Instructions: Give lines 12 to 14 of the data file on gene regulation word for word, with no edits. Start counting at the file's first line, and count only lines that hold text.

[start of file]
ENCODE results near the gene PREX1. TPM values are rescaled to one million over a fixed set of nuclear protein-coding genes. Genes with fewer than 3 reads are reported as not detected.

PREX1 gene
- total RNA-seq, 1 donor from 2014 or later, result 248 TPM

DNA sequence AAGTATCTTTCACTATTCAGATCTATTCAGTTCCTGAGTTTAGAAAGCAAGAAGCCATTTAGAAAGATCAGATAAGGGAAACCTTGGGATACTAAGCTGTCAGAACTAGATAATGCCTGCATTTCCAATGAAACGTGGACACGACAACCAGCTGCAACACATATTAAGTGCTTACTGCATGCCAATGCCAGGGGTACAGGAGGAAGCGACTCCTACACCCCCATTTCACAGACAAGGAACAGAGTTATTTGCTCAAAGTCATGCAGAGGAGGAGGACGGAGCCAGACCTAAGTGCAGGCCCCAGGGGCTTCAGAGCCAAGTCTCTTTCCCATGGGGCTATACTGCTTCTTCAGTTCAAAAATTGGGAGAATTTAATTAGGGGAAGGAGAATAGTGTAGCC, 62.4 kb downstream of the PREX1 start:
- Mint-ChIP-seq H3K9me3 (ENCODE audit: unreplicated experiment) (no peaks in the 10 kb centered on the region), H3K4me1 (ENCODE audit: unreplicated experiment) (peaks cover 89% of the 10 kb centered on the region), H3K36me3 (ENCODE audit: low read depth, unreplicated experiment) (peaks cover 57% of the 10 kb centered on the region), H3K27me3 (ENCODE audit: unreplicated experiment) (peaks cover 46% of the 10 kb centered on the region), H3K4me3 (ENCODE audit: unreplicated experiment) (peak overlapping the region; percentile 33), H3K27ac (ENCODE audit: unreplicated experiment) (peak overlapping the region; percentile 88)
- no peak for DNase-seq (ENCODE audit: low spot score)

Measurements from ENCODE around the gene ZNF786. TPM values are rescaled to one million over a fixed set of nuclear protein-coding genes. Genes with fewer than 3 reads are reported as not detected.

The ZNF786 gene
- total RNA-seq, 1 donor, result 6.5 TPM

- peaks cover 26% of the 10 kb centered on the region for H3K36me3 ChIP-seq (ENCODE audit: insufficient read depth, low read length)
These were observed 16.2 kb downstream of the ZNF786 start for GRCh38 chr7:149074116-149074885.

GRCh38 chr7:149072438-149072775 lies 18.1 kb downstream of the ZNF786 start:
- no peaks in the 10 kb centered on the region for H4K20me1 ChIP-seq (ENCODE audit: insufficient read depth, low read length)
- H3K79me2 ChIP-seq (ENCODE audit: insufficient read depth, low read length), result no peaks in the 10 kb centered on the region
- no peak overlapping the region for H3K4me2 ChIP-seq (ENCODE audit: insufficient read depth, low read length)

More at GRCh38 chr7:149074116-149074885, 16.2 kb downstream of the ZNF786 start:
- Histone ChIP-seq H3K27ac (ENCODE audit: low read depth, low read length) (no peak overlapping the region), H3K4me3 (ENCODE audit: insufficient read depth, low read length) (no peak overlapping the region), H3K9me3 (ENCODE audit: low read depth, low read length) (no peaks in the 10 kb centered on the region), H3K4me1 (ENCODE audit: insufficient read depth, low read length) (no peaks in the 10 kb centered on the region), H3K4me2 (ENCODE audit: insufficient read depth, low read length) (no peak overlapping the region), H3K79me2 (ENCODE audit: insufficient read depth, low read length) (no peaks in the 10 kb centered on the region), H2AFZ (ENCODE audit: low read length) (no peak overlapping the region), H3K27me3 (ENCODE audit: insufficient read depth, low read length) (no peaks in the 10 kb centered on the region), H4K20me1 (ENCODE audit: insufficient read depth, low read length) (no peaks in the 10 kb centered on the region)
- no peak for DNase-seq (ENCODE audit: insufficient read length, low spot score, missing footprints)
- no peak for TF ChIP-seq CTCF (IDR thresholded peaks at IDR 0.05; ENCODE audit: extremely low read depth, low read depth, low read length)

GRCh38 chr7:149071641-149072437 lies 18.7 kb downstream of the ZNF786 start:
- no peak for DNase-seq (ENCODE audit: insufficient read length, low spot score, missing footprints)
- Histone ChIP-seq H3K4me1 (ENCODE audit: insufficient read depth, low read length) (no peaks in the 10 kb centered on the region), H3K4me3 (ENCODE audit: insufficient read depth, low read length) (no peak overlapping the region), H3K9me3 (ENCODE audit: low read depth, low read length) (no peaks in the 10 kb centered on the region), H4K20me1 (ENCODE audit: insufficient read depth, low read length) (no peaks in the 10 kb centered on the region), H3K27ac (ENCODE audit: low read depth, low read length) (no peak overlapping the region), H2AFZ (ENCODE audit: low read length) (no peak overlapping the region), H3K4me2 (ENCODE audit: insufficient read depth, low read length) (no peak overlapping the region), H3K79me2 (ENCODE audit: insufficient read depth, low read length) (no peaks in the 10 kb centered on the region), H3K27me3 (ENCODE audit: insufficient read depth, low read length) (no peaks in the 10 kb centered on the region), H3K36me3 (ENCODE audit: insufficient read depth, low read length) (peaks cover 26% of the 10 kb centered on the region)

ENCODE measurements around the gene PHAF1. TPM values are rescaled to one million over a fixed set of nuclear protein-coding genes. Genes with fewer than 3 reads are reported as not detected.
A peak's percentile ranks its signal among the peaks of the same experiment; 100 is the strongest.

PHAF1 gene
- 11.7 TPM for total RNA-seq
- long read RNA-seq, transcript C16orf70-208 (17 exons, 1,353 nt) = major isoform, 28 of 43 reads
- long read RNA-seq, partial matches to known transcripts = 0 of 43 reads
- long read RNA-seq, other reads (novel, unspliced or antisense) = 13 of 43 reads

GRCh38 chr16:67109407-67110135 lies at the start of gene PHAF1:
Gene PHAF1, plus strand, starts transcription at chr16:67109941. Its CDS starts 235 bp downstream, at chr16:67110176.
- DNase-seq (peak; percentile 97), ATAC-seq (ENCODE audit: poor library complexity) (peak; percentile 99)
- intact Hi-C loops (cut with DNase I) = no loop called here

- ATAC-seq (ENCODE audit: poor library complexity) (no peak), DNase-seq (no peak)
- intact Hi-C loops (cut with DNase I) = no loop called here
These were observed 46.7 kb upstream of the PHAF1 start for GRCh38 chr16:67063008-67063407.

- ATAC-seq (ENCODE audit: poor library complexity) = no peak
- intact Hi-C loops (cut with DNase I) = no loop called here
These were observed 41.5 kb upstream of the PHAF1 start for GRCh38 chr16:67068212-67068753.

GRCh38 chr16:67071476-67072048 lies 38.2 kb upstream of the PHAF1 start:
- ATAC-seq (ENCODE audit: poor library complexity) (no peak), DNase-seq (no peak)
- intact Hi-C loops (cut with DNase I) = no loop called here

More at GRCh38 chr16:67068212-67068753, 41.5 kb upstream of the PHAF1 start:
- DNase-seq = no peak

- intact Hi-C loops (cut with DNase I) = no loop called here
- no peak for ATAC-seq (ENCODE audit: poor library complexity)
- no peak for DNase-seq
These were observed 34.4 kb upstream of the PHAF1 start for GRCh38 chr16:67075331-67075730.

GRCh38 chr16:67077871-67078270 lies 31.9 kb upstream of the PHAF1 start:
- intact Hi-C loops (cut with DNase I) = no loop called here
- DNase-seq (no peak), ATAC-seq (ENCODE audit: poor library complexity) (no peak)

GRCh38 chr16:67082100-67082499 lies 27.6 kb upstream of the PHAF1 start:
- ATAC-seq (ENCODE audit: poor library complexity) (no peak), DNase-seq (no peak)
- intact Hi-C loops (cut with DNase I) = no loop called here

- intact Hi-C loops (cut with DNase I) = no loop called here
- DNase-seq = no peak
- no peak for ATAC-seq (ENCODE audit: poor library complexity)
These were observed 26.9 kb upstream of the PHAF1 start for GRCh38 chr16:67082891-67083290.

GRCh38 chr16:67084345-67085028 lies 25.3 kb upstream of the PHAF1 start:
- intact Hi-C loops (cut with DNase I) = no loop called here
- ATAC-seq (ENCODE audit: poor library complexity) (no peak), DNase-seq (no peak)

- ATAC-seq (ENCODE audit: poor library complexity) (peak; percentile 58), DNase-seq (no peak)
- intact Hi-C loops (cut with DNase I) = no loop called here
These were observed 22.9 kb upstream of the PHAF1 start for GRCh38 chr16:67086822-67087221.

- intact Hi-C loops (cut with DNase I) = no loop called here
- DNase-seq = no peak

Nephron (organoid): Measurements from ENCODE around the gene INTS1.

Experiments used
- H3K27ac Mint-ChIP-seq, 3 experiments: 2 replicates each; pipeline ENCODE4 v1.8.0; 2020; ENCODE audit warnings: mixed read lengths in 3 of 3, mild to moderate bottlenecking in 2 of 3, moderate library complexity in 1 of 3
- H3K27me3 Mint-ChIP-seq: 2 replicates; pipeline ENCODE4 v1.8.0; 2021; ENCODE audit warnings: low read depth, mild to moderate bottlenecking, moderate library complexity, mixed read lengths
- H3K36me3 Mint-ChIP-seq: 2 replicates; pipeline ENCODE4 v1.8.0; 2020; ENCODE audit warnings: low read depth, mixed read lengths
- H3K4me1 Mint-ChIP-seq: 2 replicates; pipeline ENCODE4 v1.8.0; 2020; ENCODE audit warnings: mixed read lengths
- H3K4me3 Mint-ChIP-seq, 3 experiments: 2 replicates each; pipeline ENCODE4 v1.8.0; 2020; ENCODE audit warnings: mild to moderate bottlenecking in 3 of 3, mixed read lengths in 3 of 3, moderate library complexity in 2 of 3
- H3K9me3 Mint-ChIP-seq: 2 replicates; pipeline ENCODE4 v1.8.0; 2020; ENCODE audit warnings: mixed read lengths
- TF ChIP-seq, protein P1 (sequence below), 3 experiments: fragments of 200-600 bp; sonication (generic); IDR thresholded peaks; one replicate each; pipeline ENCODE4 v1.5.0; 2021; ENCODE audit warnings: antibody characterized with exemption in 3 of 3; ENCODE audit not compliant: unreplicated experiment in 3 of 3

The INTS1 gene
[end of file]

GRCh38 chr7:149072438-149072775 lies 18.1 kb downstream of the ZNF786 start:
- no peaks in the 10 kb centered on the region for H4K20me1 ChIP-seq (ENCODE audit: insufficient read depth, low read length)
- H3K79me2 ChIP-seq (ENCODE audit: insufficient read depth, low read length), result no peaks in the 10 kb centered on the region